Of Sex Workers, Festivals and Rights: A Story of an Affirmative Sabotage

by Debolina Dutta

View/download paper

Winner, Audre Rapoport Prize for Scholarship on Gender and Human Rights (2017)


In 2013, Durbar (DMSC), India’s largest collective of sex workers organized the Hindu festival of Durga Puja, a major religious festival of Bengal, as part of their rights activism for the de-criminalization of sex work. The event established mutual ties between sexuality and religion in a way that has historically been of concern to feminisms in India. In this paper, I read this event as ‘affirmative sabotage’: an act of re-ordering the terms of power relations, as opposed to merely resisting dominant power; an ethical, political practice grounded in a post-colonial feminist tradition. I situate this account of sex workers’ rights activism alongside a rival narrative of the festival put forth by Dalit and adivasi groups. By doing so, I argue that DMSC’s activism, in aligning sex workers’ rights with religious practices, provides counter-intuitive insights for feminist projects in India. It shows how, a particular account of rights is tied to its rival idea and the two co-exist, and a marginalized group re-orders discriminatory relations in light of their particular histories. It also fosters a non-adversarial feminist discourse of rights through which we can locate how the shifting lines of the web-like patterns of discriminations are re-drawn in the everyday practical conduct of life and relations.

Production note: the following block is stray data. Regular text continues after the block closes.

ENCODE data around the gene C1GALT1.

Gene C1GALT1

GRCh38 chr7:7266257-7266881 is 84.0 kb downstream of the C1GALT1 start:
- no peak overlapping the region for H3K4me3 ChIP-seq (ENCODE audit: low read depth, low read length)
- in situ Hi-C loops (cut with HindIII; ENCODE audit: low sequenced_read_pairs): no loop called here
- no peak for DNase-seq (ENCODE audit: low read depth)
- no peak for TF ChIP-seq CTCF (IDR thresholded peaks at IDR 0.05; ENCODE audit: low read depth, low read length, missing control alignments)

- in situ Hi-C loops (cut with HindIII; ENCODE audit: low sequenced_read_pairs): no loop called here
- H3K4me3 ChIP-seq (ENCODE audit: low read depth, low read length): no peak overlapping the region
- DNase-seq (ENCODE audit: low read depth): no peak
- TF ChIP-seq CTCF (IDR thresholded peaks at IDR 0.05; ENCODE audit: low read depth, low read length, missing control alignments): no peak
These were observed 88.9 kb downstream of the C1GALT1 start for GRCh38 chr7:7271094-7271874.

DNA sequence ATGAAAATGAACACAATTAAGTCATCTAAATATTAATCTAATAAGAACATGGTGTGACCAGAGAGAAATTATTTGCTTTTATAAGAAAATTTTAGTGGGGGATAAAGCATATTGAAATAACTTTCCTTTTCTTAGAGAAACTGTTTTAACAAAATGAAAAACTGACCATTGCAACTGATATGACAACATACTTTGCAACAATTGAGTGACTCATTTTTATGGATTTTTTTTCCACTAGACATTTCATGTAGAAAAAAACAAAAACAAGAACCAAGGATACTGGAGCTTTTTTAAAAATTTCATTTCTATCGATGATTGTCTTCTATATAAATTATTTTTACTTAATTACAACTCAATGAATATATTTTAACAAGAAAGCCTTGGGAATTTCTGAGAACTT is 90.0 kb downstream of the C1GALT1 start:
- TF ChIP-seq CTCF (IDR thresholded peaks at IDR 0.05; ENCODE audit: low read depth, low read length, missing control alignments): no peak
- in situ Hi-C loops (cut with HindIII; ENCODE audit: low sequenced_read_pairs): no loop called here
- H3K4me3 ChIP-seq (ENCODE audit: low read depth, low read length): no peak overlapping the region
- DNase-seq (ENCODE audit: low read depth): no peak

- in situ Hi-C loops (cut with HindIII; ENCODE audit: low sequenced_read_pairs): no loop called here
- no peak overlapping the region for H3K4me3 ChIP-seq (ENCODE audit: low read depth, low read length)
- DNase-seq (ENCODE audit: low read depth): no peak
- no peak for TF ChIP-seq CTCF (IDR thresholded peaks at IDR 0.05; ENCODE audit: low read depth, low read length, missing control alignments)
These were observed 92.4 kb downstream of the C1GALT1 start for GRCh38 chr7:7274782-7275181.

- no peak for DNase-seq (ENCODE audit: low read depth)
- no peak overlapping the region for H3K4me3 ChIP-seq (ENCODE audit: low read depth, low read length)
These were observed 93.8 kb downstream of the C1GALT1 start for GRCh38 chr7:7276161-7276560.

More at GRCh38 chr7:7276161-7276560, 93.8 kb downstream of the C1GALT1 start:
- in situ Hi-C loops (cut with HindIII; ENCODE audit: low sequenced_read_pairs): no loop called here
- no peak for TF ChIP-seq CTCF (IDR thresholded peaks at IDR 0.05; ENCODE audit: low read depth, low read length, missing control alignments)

About the author

Debolina Dutta is a feminist lawyer and a doctoral researcher at the Institute for International Law and the Humanities, Melbourne Law School. Her research looks at forms, practices, and politics of feminist jurisprudential knowledge productions in post-colonial India, including by sex worker movements. The fieldwork for her doctoral research was supported by The International Association for the Study of Sexuality, Culture and Society (IASSCS) through their Emerging Scholars International Research Fellowship. Debolina has previously worked with CREA, a feminist organization in Delhi, where she conducted sexual rights advocacy work at the Human Rights Council in Geneva. Debolina co-directed the documentary, We Are Foot Soldiers, which tells the story of the collectivization of children of sex workers in Sonagachi, Kolkata. The film received third prize at Jeevika: Asia Livelihood Documentary Film Festival in 2012. With the support of a seed grant from the Association for Women in Development (AWID), she is currently putting together a collaborative book project with sex workers of DMSC and VAMP, two sex workers’ collectives in India and a graphic artist. This illustrated story-book titled The Rule of Laughter looks at how sex worker activists in India use laughter and humor to counter the criminalization of their daily lives and livelihood.

Project & Publications Type: Audre Rapoport Prize for Scholarship on Gender and Human Rights